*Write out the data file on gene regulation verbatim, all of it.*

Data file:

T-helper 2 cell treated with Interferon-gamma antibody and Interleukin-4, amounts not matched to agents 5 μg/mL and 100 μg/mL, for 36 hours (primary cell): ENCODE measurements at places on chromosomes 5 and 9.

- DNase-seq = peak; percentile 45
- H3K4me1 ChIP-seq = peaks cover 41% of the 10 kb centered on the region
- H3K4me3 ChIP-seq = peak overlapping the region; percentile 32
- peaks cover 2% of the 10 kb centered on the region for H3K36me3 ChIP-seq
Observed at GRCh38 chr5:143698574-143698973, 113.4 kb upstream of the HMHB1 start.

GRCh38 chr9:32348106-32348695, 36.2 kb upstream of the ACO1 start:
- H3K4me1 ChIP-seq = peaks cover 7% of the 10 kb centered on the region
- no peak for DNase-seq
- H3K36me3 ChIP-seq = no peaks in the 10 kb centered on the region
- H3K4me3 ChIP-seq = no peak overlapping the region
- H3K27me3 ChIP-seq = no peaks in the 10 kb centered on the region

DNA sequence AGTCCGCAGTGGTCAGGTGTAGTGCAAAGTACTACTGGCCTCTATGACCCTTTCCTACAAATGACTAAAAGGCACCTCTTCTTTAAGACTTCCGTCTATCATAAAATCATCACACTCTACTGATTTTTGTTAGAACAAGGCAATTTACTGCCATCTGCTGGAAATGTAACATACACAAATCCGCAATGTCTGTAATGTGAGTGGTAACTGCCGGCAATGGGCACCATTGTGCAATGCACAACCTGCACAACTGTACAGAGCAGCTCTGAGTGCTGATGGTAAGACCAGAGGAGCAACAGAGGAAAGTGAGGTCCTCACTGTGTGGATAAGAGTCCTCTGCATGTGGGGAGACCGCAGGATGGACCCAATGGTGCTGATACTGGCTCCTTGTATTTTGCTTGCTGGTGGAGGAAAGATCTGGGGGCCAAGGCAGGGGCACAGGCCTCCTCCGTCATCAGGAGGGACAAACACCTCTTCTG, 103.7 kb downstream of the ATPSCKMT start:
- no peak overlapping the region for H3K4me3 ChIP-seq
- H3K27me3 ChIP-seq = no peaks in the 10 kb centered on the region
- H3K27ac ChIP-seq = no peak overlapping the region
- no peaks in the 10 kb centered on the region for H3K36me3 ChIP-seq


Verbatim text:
T-helper 2 cell treated with Interferon-gamma antibody and Interleukin-4, amounts not matched to agents 5 μg/mL and 100 μg/mL, for 36 hours (primary cell): ENCODE measurements at places on chromosomes 5 and 9.

- DNase-seq = peak; percentile 45
- H3K4me1 ChIP-seq = peaks cover 41% of the 10 kb centered on the region
- H3K4me3 ChIP-seq = peak overlapping the region; percentile 32
- peaks cover 2% of the 10 kb centered on the region for H3K36me3 ChIP-seq
Observed at GRCh38 chr5:143698574-143698973, 113.4 kb upstream of the HMHB1 start.

GRCh38 chr9:32348106-32348695, 36.2 kb upstream of the ACO1 start:
- H3K4me1 ChIP-seq = peaks cover 7% of the 10 kb centered on the region
- no peak for DNase-seq
- H3K36me3 ChIP-seq = no peaks in the 10 kb centered on the region
- H3K4me3 ChIP-seq = no peak overlapping the region
- H3K27me3 ChIP-seq = no peaks in the 10 kb centered on the region

DNA sequence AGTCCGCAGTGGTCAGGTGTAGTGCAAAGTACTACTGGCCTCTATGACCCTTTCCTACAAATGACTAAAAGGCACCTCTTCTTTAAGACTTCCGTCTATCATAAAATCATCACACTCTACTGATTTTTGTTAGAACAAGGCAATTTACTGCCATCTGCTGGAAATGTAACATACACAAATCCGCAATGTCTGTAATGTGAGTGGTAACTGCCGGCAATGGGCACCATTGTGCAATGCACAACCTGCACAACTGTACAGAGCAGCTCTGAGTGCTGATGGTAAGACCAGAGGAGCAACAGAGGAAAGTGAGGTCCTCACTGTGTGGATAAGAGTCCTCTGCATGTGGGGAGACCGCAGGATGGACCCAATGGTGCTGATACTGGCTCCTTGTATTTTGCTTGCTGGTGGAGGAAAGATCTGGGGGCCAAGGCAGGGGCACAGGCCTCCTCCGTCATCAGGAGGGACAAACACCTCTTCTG, 103.7 kb downstream of the ATPSCKMT start:
- no peak overlapping the region for H3K4me3 ChIP-seq
- H3K27me3 ChIP-seq = no peaks in the 10 kb centered on the region
- H3K27ac ChIP-seq = no peak overlapping the region
- no peaks in the 10 kb centered on the region for H3K36me3 ChIP-seq